2012-12-31 Energy Conservation Program for Consumer Products: Test Procedures for Residential Furnaces and Boilers (Standby Mode and Off Mode); Final rule.

This Rule document was issued by the Energy Efficiency and Renewable Energy Office (EERE)

For related information, Open Docket Folder


DEPARTMENT OF ENERGY
10 CFR Part 430
[Docket No. EERE-2011-BT-TP-0007]
RIN 1904-AC44

Energy Conservation Program for Consumer Products: Test Procedures for Residential Furnaces and Boilers (Standby Mode and Off Mode)

Agency

Office of Energy Efficiency and Renewable Energy, Department of Energy.

Action

Final rule.

Summary

In an earlier final rule, the U.S. Department of Energy (DOE) prescribed amendments to its test procedures for residential furnaces and boilers to include provisions for measuring the standby mode and off mode energy consumption of those products, as required by the Energy Independence and Security Act of 2007. These test procedure amendments were primarily based on provisions incorporated by reference from the International Electrotechnical Commission (IEC) Standard 62301 (First Edition), “Household electrical appliances—Measurement of standby power.” In this current final rule, DOE further amends its test procedure to incorporate by reference the latest edition of the IEC Standard, specifically IEC Standard 62301 (Second Edition). The new version of this IEC standard includes a number of methodological changes designed to increase accuracy while reducing testing burden. This final rule also clarifies the rounding guidance and sampling provisions for the new measurement of standby mode and off mode wattage.

Dates

This rule is effective January 30, 2013. The incorporation by reference of certain publications listed in the rule is approved by the Director of the Federal Register on January 30, 2013.

For purposes of compliance with energy conservation standards, compliance with the amended test procedures is required on and after May 1, 2013 (for non-weatherized gas and oil furnaces including mobile home furnaces, and all electric furnaces). The compliance date for any representations relating to standby mode and off mode of residential furnaces and boilers is July 1, 2013; on and after this date, any such representations must be based upon results generated under these test procedures and sampling plans.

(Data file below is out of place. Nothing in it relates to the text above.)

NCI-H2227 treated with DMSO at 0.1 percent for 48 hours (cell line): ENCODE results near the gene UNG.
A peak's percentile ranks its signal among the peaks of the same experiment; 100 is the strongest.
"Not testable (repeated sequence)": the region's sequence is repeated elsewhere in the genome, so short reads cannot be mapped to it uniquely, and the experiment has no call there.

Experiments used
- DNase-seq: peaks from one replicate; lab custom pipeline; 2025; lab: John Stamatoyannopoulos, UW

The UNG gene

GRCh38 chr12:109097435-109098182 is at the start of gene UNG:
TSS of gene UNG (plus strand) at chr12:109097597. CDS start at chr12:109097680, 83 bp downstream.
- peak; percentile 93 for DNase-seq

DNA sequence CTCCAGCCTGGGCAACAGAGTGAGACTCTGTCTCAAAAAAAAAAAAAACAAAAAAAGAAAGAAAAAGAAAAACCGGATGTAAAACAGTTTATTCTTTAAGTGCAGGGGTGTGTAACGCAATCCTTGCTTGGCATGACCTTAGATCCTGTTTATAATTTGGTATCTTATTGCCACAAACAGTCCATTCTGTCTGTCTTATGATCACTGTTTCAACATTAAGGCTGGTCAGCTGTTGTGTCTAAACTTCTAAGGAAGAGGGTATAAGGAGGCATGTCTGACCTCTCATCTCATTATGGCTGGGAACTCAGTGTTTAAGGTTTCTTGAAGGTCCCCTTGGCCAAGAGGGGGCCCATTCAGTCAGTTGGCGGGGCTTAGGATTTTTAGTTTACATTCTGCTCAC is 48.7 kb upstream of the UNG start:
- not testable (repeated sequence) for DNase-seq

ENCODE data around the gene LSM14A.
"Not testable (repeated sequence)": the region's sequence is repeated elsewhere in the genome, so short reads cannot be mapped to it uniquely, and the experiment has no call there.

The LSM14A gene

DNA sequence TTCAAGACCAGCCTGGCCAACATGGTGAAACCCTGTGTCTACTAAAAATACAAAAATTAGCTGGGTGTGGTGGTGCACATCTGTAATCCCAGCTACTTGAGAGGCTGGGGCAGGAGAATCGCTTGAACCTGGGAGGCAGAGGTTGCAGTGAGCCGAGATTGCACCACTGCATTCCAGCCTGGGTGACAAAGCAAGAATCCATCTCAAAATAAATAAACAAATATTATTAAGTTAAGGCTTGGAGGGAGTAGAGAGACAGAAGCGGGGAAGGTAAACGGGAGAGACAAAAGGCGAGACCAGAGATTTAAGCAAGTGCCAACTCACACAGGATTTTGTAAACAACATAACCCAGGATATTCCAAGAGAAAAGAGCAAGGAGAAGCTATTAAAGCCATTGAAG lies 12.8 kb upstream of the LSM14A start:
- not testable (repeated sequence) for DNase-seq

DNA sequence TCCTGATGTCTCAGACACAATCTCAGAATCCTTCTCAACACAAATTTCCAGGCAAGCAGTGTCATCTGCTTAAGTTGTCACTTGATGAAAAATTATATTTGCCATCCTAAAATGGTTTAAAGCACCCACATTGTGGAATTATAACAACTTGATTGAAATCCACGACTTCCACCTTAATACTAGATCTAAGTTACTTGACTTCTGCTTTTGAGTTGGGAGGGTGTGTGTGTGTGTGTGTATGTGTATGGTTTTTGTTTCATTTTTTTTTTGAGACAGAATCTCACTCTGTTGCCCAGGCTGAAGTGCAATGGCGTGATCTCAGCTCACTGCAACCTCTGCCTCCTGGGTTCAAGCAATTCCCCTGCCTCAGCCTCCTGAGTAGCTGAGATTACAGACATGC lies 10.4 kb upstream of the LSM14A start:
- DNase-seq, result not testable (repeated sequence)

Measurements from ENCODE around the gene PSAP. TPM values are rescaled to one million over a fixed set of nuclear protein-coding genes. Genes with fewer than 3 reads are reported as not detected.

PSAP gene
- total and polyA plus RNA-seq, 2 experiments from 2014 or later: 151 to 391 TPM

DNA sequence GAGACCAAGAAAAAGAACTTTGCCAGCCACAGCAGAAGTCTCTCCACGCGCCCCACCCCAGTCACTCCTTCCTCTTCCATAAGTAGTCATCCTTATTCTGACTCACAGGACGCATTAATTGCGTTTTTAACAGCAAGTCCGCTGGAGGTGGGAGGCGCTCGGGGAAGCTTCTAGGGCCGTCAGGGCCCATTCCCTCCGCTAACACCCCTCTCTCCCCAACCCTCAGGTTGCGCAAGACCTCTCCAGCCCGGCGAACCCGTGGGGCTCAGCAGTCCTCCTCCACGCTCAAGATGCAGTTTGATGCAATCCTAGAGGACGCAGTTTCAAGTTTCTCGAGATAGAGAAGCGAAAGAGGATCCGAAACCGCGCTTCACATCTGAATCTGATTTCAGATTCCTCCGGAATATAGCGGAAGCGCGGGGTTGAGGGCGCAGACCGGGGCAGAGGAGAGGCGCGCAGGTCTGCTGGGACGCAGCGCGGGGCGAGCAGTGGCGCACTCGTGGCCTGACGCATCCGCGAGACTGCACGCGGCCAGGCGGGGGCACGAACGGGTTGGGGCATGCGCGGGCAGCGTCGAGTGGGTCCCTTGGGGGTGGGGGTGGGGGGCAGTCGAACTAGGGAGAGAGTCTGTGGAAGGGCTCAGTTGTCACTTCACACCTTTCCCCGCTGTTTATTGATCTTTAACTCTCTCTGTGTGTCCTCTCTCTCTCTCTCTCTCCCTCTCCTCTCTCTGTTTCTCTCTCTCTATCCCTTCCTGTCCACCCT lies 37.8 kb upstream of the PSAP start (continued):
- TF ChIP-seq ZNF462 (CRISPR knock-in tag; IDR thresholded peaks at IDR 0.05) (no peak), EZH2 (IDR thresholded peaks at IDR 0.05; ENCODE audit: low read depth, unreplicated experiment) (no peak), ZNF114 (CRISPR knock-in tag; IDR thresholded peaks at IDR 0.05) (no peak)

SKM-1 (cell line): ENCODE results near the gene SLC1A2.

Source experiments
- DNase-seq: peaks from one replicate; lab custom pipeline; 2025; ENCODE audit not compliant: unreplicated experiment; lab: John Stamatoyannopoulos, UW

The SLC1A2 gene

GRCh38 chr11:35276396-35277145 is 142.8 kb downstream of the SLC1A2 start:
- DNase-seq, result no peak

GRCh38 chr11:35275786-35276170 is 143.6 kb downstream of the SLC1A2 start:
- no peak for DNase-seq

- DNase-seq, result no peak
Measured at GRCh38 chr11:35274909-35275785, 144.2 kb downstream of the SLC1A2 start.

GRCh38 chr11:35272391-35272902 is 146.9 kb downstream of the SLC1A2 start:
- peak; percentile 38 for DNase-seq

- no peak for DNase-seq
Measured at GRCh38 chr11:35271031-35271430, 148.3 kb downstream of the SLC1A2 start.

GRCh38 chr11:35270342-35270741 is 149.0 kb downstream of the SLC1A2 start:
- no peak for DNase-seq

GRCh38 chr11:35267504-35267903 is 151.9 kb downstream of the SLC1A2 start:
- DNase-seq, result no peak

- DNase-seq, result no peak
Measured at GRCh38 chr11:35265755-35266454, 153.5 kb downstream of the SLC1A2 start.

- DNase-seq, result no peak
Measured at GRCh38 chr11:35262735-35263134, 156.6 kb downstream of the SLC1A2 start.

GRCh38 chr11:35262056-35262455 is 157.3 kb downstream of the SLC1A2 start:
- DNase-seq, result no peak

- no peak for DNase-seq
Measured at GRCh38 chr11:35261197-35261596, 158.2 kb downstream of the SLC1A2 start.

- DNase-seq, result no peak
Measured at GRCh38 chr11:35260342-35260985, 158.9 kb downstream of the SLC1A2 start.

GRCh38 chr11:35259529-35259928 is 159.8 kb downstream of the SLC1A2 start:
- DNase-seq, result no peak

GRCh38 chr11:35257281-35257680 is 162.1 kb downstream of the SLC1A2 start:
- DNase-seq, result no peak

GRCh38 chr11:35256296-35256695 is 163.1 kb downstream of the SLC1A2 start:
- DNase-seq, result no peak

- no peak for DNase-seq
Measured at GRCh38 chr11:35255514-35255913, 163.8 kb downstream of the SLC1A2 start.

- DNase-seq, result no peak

Addresses

The docket for this rulemaking is available for review at , including Federal Register notices, public meeting attendee lists and transcripts, comments, and other supporting documents/materials. All documents in the docket are listed in the index. However, not all documents listed in the index may be publically available, such as information that is exempt from public disclosure.

A link to the docket Web page can be found at: . The Web page contains simple instructions on how to access all documents, including public comments, in the docket.

For further information on how to review the docket, contact Ms. Brenda Edwards at (202) 586-2945 or by email: .

For Further Information Contact

Mr. Mohammed Khan, U.S. Department of Energy, Office of Energy Efficiency and Renewable Energy, Building Technologies Program, EE-2J, 1000 Independence Avenue SW., Washington, DC, 20585-0121. Telephone: (202) 586-7892. Email: .

Mr. Eric Stas, U.S. Department of Energy, Office of the General Counsel, GC-71, 1000 Independence Avenue SW., Washington, DC, 20585-0121. Telephone: (202) 586-9507. Email: .

Supplementary Information

Table of Contents

I. Background and Authority

II. Summary of the Final Rule

III. Discussion

A. The September 2011 Proposed Rule

B. Public Comments on DOE's September 2011 Proposed Rule

1. Crown Boiler Comments

2. Air-Conditioning, Heating, and Refrigeration Institute Comments

IV. Effective Date and Compliance Dates

V. Compliance With Other EPCA Requirements

VI. Procedural Issues and Regulatory Review

A. Review Under Executive Order 12866

B. Review Under the Regulatory Flexibility Act

C. Review Under the Paperwork Reduction Act of 1995

D. Review Under the National Environmental Policy Act of 1969

E. Review Under Executive Order 13132

F. Review Under Executive Order 12988

G. Review Under the Unfunded Mandates Reform Act of 1995

H. Review Under the Treasury and General Government Appropriations Act, 1999

I. Review Under Executive Order 12630

J. Review Under the Treasury and General Government Appropriations Act, 2001

K. Review Under Executive Order 13211

L. Review Under Section 32 of the Federal Energy Administration Act of 1974

M. Congressional Notification

VII. Approval of the Office of the Secretary

I. Background and Authority

Title III, Part B  (1) of the Energy Policy and Conservation Act of 1975 (EPCA or the Act), Public Law 94-163 (42 U.S.C. 6291-6309, as codified) sets forth a variety of provisions designed to improve energy efficiency and established the Energy Conservation Program for Consumer Products Other Than Automobiles, a program covering most major household appliances, including residential furnaces and boilers (referenced below as one of the “covered products”). (2) (42 U.S.C. 6292(a)(5) and 6295(f))